The Changing Technology in Photography: How Digital Photography Is Changing Our Curriculum
With the rapid influx of digital cameras and excellent color printers, photography programs are facing a quick retooling of curriculum to keep up with the technology. Traditional processes in wet darkrooms are becoming obsolete.
What should we teach? How should we teach it? When should we no longer teach traditional processes? These questions are facing every photography program across the world.
At the USA's Society for Photographic Education 2005 conference, this topic was on everyone's lips. Most photography programs did not expect the speed at which the entire landscape of photography would change. Programs have operated with chemical processes and wet darkrooms since their inception but now digital cameras are superior to film cameras, and the new excellent affordable digital inkjet printers produce prints indistinguishable from chemically produced prints. We have to rewrite our entire curriculum to either include the new or replace what we have now. Universities have limited budgets and these changes will require major renovations to the facilities we teach in changing from wet darkrooms to computer labs equipped with expensive equipment. Can we afford to run parallel programs, or must we do an abrupt switch from wet to digitial?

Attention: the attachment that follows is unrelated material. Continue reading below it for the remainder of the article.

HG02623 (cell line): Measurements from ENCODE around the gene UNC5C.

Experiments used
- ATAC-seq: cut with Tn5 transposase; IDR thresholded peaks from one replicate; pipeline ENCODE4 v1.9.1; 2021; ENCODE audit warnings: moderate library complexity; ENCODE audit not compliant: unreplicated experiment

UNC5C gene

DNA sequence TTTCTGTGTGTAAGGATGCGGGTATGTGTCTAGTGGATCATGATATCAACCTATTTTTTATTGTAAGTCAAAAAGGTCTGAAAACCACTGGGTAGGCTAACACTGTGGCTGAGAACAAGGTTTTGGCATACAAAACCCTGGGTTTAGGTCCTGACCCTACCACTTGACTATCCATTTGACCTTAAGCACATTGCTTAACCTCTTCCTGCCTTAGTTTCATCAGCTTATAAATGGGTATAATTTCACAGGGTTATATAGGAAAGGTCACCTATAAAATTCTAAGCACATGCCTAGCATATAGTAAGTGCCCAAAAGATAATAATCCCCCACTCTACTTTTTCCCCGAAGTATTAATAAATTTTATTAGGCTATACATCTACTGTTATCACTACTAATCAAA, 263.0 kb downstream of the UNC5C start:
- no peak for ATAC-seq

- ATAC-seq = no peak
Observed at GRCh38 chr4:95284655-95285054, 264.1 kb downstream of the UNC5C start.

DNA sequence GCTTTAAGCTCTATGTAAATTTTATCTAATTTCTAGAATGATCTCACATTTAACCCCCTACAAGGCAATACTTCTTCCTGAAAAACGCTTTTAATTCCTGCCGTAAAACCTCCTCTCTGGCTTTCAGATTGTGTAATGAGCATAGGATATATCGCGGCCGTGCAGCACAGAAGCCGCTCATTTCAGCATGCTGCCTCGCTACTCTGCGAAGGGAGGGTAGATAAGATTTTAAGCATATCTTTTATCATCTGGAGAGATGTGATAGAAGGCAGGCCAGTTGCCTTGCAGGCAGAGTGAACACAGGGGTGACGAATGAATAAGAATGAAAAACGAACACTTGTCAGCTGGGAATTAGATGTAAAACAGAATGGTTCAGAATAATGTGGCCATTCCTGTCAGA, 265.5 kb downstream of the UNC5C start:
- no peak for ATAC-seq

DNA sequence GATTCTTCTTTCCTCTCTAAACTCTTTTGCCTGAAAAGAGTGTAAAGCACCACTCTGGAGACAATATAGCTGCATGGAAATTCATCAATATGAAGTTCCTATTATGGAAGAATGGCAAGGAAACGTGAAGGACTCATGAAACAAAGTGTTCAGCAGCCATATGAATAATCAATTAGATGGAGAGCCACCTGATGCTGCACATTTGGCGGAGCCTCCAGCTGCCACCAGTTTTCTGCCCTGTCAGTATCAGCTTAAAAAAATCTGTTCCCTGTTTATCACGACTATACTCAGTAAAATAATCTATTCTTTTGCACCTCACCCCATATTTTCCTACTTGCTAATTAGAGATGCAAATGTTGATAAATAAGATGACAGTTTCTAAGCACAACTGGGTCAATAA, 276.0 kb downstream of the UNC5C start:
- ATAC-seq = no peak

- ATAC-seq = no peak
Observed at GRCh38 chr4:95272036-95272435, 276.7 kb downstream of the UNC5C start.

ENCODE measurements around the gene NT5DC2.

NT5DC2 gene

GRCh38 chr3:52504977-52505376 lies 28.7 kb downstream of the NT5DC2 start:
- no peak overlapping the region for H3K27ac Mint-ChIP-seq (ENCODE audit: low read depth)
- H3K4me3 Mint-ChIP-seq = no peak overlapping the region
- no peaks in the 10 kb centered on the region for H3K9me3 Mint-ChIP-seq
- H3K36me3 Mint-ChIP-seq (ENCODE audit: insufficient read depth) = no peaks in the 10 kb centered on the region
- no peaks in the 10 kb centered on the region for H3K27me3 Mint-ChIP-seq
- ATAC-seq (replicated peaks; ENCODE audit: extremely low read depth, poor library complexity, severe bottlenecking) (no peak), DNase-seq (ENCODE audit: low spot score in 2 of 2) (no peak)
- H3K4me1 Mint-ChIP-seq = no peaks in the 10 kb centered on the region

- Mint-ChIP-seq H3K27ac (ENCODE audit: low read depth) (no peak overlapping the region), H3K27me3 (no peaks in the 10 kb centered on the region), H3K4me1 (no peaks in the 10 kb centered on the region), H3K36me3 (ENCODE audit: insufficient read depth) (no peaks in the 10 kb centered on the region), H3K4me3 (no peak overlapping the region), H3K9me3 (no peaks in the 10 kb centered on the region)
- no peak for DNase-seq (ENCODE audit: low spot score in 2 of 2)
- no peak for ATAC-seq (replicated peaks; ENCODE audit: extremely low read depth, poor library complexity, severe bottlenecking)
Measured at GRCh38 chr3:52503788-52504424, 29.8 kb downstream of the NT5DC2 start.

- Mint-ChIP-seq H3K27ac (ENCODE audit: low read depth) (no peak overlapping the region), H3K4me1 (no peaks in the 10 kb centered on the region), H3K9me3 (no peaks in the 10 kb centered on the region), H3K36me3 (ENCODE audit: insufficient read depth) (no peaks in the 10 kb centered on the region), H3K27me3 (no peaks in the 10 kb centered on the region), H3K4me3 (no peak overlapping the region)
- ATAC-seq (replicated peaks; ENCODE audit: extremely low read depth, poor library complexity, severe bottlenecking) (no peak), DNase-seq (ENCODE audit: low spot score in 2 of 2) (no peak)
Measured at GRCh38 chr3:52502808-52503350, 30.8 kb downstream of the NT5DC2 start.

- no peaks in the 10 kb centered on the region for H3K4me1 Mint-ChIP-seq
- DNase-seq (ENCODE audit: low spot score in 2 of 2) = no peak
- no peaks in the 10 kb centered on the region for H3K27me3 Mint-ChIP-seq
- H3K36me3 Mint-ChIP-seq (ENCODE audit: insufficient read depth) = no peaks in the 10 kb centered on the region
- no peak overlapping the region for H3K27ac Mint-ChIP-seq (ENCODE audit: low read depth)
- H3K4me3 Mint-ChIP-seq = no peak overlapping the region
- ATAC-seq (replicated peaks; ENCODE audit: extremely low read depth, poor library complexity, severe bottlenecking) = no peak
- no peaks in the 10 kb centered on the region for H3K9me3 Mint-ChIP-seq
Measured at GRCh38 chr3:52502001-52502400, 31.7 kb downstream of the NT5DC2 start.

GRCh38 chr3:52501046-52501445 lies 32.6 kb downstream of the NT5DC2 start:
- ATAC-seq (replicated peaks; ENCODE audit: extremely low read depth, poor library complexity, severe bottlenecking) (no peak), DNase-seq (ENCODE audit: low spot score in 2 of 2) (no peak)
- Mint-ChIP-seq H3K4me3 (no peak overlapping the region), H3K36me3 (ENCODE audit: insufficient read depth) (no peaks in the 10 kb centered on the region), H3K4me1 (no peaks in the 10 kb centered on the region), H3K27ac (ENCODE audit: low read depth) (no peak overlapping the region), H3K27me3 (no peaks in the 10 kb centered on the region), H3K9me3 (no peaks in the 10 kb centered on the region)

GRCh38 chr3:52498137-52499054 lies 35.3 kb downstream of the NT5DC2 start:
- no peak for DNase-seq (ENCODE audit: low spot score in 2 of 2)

My co-presenter will discuss briefly how campus support will be stretched to keep up with this rapid change. He will discuss the repurposing of laboratories on campus and strategies that IT units might use to help to focus alignment with goals to solve difficult issues like those in Photography programs.
Keywords: digital photograhy, impact of technology, photography, curriculum changes due to technology, campus support for change in technology
Ms. Barbara Houghton
Professor of Art/Photography, Department of Art, Northern Kentucky University
She is a working and exhibiting artist whose current work is digital photography dealing with the life of Galileo and also with popular culture. She learned to use current photography on her own because when she was a student, no one was using computer technology in photography.
Chief Information Officer - Associate Provost for Information Technology, Information Technology, Northern Kentucky University